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Oxymoron

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About Oxymoron

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  1. Have you seriously considered the Australian Defence Force?, no comparison when it comes to pay and conditions. Depending on your area of expertise you could be a shoe in.
  2. More from Steve Keen, this time on Switzer and worth a look, for the first 12 minutes of the video talking about housing bubble, mortgage affordability, private/govt debt etc. http://www.switzer.com.au/business-news/news-stories/steve-keens-forecast-for-australia/ Steve Keen’s forecast for Australia So what is he forecasting now for the Australian economy? “We have got out of the crisis by getting back to what caused it in the first place – rising debt levels,” says Keen. “So the government spending combined with the encouragement for people to get in the mortgage debt meant that rather than deleveraging hitting our economy, we’ve continued having debt adding to demand, it’s adding about 3.5 per cent to aggregate demand on my figures.” Compared with America, he says aggregate private debt level here is not as bad. America’s aggregate private debt level reached around 300 per cent of GDP where as Australia got to 160 per cent. He says that’s flat lining – “Once it starts to flatline, you’re no longer adding to demand by additional debt and I think we’re starting to see a downturn”. The consumer price index rose 0.6 per cent in the June quarter – Keen says the less aggressive figures weren’t a surprise. Government spending cuts not a priority So, does he think Tony Abbott has the better policy of wanting to cut spending? Keen says a market economy is driven by cash flow and if the private sector is trying to reduce cash flow – “spending less than it earns by deleveraging”, the last thing that’s needed is the government deleveraging at the same time. This is what’s happening in Europe at the moment, Keen says, and is the reason it’s facing a serious downturn. “I’m not a fan of what’s called Chartalist economics that argues the government can run any size deficit it likes, “ he says. “I believe there are limits there, but nonetheless if you have private sector deleveraging, then the last thing you want to have there is the government doing exactly the same thing – it will just take cash flow out of the economy and push it down.” Reducing debt now is not a high priority for the government, he argues. “The crazy thing is both parties are rabbiting on about the level of government debt, when if you look at the level of government debt, it's slightly more than credit card debt, whereas compared to mortgage debt, mortgage debt is far higher, far more dangerous than government debt is,” he says. “We do have room in the government to run a deficit and fund it for some substantial time before we’re anything near the situation that applies in America or Europe or Japan in particular.”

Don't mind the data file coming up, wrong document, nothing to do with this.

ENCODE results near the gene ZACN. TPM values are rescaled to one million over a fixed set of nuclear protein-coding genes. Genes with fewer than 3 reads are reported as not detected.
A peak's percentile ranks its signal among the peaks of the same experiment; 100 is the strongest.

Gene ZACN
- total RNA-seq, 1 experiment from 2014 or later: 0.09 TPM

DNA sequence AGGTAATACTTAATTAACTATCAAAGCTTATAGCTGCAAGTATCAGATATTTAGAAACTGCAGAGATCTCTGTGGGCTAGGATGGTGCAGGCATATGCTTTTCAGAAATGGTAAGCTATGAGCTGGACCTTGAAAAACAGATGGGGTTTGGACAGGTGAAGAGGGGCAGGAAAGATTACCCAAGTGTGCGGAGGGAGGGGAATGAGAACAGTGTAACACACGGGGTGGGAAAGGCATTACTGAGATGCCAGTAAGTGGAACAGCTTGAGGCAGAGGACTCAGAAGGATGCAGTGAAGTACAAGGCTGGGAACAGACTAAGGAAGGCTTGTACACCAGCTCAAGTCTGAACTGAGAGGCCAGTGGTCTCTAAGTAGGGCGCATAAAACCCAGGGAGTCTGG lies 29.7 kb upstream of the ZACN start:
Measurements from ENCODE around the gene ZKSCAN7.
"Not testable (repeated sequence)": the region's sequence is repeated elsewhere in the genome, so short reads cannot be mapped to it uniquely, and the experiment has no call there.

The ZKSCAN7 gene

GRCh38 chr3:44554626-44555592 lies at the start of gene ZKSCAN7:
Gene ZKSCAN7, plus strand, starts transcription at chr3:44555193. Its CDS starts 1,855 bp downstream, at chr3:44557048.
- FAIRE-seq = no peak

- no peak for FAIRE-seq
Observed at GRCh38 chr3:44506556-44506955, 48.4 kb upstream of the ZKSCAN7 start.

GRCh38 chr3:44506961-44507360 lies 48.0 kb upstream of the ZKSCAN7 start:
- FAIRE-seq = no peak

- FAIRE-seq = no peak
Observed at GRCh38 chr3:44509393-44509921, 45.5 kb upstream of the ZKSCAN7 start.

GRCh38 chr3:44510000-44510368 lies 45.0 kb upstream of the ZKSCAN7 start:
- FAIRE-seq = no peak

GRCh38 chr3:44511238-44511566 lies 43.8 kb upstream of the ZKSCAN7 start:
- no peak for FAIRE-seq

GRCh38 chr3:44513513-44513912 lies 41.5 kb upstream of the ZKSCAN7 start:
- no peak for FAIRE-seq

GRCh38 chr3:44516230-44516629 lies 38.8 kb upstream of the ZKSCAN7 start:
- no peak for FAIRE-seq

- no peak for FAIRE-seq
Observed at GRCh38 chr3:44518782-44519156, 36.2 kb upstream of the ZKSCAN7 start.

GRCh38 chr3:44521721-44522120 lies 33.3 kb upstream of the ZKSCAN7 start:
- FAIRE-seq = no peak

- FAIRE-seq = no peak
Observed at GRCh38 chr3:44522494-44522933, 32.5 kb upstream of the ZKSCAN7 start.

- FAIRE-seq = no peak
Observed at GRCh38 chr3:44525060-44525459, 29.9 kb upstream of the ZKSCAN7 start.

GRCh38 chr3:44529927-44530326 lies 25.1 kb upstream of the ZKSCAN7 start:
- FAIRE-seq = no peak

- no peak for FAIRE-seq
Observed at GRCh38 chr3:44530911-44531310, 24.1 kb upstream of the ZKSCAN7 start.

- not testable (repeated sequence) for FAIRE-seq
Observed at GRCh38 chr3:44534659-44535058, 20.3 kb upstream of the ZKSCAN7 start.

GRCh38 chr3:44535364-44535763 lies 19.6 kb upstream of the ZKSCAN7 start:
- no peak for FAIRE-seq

3. Here's another perspective. TIPS for Aussies moving to UK http://forums.whirlpool.net.au/forum-replies.cfm?t=1631731
  4. You'd know he didn't write it then. I wonder if he really believes what's in it.
  5. Been there, great place, so friendly and well liked it doesn't need a Defence force.
  6. Nothing to do with bulbs then? Ah well, it was worth asking the question as it's what the Dutch and burst bubbles are best known for. I'd better forward that link to Wayne Swann and his mates in Canberra.